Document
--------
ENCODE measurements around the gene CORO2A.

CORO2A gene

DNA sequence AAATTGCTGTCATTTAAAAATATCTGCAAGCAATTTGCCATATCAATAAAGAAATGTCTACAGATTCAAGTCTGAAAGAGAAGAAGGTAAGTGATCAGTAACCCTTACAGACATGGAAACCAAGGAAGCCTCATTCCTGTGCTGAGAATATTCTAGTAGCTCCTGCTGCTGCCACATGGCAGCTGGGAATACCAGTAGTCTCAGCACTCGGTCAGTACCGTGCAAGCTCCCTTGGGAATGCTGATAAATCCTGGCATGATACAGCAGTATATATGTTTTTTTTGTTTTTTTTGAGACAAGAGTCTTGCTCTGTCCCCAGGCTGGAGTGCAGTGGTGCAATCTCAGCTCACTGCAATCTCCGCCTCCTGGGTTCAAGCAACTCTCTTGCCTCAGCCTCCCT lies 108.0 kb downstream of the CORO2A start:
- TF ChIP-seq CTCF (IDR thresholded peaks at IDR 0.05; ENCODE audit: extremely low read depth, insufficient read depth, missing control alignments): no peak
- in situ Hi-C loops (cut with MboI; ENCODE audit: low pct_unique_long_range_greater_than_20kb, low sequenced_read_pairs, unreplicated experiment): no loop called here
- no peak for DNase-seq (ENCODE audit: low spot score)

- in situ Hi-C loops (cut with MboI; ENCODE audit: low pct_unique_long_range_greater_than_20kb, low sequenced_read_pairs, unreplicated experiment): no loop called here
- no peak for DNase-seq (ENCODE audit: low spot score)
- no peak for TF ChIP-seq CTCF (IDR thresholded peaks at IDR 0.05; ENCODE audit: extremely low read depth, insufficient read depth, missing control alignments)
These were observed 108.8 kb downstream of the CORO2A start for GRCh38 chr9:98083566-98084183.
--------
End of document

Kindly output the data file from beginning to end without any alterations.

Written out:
ENCODE measurements around the gene CORO2A.

CORO2A gene

DNA sequence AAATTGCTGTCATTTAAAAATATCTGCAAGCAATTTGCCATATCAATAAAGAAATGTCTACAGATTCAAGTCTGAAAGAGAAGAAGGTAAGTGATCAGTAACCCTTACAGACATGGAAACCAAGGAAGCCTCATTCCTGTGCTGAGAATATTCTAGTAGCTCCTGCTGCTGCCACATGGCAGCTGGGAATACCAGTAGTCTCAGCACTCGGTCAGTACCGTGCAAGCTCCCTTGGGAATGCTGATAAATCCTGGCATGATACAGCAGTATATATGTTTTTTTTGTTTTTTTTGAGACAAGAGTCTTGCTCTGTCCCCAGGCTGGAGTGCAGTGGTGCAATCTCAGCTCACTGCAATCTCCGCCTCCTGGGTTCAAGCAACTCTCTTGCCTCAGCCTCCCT lies 108.0 kb downstream of the CORO2A start:
- TF ChIP-seq CTCF (IDR thresholded peaks at IDR 0.05; ENCODE audit: extremely low read depth, insufficient read depth, missing control alignments): no peak
- in situ Hi-C loops (cut with MboI; ENCODE audit: low pct_unique_long_range_greater_than_20kb, low sequenced_read_pairs, unreplicated experiment): no loop called here
- no peak for DNase-seq (ENCODE audit: low spot score)

- in situ Hi-C loops (cut with MboI; ENCODE audit: low pct_unique_long_range_greater_than_20kb, low sequenced_read_pairs, unreplicated experiment): no loop called here
- no peak for DNase-seq (ENCODE audit: low spot score)
- no peak for TF ChIP-seq CTCF (IDR thresholded peaks at IDR 0.05; ENCODE audit: extremely low read depth, insufficient read depth, missing control alignments)
These were observed 108.8 kb downstream of the CORO2A start for GRCh38 chr9:98083566-98084183.